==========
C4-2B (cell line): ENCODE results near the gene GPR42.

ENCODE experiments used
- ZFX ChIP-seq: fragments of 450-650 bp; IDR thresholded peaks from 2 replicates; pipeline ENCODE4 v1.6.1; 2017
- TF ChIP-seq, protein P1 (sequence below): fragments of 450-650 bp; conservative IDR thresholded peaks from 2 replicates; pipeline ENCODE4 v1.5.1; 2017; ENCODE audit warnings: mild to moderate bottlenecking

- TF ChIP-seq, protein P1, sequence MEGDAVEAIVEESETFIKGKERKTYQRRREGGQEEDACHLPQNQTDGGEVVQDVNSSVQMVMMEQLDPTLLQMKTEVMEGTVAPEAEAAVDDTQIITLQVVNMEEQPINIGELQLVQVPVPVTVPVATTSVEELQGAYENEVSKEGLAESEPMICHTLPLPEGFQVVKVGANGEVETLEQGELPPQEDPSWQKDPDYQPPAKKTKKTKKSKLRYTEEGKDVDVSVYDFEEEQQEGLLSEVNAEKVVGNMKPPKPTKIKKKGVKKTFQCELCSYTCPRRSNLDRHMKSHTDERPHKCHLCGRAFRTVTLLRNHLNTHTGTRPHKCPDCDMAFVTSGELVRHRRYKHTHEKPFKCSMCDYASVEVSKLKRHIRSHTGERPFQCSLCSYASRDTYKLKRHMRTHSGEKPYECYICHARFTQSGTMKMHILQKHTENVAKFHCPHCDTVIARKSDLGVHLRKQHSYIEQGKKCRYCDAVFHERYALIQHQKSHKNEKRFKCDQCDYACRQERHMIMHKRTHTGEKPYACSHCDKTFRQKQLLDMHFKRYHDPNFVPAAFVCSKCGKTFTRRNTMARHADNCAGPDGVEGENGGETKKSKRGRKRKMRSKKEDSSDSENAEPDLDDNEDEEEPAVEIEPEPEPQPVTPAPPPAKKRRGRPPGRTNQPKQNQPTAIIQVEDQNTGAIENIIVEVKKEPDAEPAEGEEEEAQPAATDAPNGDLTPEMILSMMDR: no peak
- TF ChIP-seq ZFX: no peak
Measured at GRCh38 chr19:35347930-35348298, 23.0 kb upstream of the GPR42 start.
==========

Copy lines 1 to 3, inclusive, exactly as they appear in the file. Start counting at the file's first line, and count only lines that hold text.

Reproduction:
C4-2B (cell line): ENCODE results near the gene GPR42.

ENCODE experiments used
- ZFX ChIP-seq: fragments of 450-650 bp; IDR thresholded peaks from 2 replicates; pipeline ENCODE4 v1.6.1; 2017